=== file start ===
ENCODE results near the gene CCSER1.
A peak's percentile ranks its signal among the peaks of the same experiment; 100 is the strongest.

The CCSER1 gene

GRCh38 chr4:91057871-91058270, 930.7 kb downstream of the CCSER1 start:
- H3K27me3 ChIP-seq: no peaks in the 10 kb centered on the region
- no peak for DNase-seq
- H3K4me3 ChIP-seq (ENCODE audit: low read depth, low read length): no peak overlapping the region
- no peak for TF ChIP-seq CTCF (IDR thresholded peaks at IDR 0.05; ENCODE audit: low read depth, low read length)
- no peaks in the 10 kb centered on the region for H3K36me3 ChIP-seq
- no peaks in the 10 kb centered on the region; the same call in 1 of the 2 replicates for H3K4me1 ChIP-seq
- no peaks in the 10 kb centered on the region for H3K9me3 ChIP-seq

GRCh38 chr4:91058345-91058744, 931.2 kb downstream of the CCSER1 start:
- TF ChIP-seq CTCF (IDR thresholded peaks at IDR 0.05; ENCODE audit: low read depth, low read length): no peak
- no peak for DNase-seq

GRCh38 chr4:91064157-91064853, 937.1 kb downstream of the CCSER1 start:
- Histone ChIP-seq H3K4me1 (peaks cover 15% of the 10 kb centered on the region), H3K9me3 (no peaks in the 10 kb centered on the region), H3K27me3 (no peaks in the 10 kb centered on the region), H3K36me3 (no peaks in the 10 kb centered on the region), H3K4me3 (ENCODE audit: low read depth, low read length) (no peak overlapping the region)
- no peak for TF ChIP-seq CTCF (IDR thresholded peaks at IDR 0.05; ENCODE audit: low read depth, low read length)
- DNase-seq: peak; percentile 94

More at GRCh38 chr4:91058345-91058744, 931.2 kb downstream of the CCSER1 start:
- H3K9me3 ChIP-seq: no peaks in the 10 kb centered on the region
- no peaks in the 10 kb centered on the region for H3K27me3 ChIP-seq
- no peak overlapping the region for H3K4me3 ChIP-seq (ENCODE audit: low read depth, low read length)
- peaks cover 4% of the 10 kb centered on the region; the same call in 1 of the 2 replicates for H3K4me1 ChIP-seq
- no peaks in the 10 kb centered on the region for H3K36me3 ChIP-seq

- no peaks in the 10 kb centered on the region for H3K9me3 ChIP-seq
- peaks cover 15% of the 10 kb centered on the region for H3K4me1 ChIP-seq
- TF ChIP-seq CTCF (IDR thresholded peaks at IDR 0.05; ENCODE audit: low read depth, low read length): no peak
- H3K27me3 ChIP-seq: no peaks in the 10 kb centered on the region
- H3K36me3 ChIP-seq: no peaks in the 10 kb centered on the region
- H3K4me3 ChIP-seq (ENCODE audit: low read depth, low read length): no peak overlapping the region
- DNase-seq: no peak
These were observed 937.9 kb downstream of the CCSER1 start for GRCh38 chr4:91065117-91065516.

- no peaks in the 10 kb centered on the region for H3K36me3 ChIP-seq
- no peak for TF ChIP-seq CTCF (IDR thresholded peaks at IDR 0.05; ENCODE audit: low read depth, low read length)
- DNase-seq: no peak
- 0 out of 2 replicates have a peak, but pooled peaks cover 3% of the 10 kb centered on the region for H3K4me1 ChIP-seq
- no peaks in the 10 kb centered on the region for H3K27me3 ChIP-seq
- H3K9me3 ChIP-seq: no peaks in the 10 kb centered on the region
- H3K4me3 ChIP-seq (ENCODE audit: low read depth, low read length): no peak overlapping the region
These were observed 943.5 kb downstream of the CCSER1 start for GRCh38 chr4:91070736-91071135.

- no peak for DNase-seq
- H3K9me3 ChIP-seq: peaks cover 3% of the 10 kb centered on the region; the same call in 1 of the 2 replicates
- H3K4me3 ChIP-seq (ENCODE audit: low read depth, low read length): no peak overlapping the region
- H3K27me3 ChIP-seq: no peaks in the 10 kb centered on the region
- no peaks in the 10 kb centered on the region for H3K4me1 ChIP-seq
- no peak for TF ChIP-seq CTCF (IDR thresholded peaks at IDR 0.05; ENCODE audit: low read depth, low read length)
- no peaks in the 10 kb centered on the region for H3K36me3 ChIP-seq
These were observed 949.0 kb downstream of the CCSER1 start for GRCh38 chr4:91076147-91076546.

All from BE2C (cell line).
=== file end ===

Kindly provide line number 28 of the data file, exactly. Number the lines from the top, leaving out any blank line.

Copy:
- H3K27me3 ChIP-seq: no peaks in the 10 kb centered on the region